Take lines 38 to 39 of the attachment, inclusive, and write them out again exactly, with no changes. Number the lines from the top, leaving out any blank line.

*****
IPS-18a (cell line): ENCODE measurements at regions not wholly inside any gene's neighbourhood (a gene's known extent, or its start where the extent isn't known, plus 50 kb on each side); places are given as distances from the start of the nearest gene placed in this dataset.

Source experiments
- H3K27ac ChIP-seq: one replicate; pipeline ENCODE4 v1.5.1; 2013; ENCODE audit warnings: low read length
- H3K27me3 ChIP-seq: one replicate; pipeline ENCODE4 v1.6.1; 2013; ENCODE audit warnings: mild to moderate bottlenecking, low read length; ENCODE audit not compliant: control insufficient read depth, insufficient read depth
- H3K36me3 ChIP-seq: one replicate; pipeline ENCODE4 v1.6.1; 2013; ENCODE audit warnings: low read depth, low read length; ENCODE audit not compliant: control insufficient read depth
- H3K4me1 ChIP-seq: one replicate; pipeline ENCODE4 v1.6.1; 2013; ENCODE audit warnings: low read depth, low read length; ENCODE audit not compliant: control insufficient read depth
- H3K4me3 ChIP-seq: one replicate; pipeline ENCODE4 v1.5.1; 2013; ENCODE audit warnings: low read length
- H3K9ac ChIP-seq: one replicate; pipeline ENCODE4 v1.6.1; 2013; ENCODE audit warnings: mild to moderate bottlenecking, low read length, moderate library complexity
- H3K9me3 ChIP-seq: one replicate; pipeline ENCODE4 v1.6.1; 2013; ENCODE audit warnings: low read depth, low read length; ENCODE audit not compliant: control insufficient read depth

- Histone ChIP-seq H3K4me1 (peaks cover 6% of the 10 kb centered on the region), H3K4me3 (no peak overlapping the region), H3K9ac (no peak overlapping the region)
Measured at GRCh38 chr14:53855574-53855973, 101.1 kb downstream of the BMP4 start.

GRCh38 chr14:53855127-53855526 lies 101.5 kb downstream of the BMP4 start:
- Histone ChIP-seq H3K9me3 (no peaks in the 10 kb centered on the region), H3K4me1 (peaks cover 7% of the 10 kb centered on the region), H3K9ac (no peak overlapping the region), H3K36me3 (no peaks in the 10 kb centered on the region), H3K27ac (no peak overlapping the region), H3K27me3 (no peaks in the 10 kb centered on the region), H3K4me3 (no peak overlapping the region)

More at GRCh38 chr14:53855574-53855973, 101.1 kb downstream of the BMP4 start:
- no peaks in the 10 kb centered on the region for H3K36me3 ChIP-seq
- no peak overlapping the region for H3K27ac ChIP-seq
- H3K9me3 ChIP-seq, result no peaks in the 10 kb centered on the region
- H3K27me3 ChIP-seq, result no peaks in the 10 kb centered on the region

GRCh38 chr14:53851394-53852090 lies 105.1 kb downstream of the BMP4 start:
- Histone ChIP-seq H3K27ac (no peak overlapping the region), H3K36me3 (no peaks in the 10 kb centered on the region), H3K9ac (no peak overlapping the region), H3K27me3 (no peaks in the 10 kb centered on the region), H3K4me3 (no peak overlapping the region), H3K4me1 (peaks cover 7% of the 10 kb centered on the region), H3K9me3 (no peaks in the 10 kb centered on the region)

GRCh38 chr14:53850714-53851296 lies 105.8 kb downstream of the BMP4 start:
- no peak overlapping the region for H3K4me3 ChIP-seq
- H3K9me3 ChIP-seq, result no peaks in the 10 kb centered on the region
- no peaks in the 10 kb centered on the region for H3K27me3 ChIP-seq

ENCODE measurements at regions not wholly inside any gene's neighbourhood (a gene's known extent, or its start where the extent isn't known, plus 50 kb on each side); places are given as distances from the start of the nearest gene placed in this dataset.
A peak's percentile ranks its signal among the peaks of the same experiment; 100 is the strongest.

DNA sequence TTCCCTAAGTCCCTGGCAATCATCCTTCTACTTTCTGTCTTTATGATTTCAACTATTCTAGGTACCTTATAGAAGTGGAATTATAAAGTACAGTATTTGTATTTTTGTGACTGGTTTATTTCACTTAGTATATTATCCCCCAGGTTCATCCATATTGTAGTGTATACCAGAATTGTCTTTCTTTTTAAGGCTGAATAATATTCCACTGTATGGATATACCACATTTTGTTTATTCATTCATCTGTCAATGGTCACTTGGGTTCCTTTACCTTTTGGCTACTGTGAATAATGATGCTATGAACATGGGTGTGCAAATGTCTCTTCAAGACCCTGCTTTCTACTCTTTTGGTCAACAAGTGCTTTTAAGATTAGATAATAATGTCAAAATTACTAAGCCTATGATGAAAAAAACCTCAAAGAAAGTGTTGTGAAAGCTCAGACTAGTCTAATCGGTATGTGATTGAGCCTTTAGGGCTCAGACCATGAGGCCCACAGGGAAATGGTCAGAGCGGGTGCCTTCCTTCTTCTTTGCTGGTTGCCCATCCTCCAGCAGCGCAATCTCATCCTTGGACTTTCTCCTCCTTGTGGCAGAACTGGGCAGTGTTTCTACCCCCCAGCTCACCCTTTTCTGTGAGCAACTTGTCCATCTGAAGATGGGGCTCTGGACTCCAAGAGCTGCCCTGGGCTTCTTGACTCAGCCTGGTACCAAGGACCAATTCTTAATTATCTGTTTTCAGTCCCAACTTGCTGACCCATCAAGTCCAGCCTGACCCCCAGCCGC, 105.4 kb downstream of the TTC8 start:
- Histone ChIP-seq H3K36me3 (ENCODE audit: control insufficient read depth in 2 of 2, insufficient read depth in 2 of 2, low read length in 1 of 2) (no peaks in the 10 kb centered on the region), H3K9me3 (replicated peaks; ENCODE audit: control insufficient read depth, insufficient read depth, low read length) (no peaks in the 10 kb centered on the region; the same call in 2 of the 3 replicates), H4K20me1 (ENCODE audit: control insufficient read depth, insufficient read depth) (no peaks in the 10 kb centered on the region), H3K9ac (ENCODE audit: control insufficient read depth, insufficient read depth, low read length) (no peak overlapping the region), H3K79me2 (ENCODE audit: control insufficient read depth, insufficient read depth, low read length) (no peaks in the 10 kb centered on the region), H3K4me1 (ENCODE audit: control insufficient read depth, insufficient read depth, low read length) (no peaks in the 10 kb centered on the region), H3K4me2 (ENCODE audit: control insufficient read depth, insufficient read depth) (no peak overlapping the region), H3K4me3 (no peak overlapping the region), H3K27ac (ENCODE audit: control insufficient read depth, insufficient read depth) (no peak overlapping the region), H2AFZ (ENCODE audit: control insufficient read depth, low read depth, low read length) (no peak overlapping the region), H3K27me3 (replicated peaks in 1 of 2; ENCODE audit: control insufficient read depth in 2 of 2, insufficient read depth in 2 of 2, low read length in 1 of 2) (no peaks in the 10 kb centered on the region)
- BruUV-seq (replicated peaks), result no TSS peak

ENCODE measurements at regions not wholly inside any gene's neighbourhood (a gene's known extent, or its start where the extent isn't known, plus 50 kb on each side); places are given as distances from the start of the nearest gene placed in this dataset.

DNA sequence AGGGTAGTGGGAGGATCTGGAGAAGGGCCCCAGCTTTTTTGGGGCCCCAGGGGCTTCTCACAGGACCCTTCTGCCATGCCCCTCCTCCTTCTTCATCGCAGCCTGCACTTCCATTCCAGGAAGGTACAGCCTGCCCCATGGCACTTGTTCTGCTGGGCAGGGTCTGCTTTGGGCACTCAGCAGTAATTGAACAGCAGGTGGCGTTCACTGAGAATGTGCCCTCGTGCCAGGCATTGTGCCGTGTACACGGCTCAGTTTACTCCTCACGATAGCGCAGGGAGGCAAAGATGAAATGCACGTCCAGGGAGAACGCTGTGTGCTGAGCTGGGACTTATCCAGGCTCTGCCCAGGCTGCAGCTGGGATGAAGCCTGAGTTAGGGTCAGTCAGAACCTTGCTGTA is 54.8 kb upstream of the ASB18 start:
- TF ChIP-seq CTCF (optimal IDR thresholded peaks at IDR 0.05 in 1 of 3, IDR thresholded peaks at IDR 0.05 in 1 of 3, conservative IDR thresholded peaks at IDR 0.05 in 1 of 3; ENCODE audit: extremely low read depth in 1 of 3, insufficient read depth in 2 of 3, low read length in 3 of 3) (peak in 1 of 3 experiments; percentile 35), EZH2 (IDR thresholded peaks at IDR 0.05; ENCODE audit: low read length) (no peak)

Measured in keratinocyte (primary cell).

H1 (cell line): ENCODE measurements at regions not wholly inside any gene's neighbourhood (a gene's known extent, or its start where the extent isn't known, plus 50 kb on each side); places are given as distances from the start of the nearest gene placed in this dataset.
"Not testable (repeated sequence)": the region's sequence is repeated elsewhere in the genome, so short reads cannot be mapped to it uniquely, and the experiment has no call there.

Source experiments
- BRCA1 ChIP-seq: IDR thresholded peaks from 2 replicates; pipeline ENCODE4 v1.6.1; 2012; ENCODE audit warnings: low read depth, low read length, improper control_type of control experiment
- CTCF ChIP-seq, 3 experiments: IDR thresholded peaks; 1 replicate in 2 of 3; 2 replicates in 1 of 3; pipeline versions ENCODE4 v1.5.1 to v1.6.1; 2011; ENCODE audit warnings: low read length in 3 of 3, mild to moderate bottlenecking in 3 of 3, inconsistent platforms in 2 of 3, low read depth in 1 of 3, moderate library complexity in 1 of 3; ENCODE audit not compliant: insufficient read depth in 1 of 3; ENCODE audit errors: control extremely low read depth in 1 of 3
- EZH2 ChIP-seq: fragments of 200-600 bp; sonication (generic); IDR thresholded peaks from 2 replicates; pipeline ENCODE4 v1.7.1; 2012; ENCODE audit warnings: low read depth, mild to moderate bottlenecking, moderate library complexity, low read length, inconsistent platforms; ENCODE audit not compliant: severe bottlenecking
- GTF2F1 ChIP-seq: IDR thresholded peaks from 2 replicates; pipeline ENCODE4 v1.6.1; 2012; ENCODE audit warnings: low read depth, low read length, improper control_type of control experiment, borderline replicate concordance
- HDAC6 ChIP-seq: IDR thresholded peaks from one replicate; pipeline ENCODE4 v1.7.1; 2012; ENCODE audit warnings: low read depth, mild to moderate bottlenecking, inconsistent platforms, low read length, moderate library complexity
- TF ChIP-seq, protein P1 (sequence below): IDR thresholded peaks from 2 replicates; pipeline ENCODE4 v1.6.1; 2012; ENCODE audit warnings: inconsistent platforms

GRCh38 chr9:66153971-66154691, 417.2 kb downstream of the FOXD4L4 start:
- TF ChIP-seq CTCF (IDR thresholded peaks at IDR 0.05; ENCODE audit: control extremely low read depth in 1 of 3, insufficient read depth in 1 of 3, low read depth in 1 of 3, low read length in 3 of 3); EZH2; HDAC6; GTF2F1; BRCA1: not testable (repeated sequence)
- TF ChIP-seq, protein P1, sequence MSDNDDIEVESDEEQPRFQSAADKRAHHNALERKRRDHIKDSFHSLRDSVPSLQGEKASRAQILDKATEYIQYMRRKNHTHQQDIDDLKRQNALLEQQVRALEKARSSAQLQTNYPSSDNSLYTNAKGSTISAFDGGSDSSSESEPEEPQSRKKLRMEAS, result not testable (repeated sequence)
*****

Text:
- CTCF ChIP-seq, 3 experiments: IDR thresholded peaks; 1 replicate in 2 of 3; 2 replicates in 1 of 3; pipeline versions ENCODE4 v1.5.1 to v1.6.1; 2011; ENCODE audit warnings: low read length in 3 of 3, mild to moderate bottlenecking in 3 of 3, inconsistent platforms in 2 of 3, low read depth in 1 of 3, moderate library complexity in 1 of 3; ENCODE audit not compliant: insufficient read depth in 1 of 3; ENCODE audit errors: control extremely low read depth in 1 of 3
- EZH2 ChIP-seq: fragments of 200-600 bp; sonication (generic); IDR thresholded peaks from 2 replicates; pipeline ENCODE4 v1.7.1; 2012; ENCODE audit warnings: low read depth, mild to moderate bottlenecking, moderate library complexity, low read length, inconsistent platforms; ENCODE audit not compliant: severe bottlenecking